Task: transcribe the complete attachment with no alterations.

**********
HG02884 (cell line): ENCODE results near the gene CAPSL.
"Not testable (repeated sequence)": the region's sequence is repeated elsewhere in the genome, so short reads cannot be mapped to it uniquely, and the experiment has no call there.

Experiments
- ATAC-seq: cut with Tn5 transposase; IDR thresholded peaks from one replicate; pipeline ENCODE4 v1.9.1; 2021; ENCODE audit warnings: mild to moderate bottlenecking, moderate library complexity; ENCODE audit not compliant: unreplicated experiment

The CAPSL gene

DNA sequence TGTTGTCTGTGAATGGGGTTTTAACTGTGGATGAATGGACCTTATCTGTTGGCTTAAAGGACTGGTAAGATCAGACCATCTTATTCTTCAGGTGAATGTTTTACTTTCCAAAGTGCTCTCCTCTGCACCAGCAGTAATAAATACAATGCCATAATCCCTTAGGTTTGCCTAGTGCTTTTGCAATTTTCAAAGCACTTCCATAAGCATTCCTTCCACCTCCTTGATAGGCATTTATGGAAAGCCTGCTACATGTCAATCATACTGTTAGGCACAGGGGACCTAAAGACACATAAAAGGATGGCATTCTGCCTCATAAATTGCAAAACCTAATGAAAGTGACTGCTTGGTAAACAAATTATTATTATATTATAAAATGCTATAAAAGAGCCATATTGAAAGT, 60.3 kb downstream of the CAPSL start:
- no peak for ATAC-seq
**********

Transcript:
HG02884 (cell line): ENCODE results near the gene CAPSL.
"Not testable (repeated sequence)": the region's sequence is repeated elsewhere in the genome, so short reads cannot be mapped to it uniquely, and the experiment has no call there.

Experiments
- ATAC-seq: cut with Tn5 transposase; IDR thresholded peaks from one replicate; pipeline ENCODE4 v1.9.1; 2021; ENCODE audit warnings: mild to moderate bottlenecking, moderate library complexity; ENCODE audit not compliant: unreplicated experiment

The CAPSL gene

DNA sequence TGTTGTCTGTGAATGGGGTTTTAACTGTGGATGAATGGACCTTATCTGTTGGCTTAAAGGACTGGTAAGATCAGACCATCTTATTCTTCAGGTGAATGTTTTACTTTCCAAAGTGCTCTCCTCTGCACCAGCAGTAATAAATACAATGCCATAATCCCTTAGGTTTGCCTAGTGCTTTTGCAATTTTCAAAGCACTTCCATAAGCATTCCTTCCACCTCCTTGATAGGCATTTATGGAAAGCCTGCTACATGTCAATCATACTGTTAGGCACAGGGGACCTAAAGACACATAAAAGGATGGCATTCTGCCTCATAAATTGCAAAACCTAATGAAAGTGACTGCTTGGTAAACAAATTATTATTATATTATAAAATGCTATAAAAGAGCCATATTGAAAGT, 60.3 kb downstream of the CAPSL start:
- no peak for ATAC-seq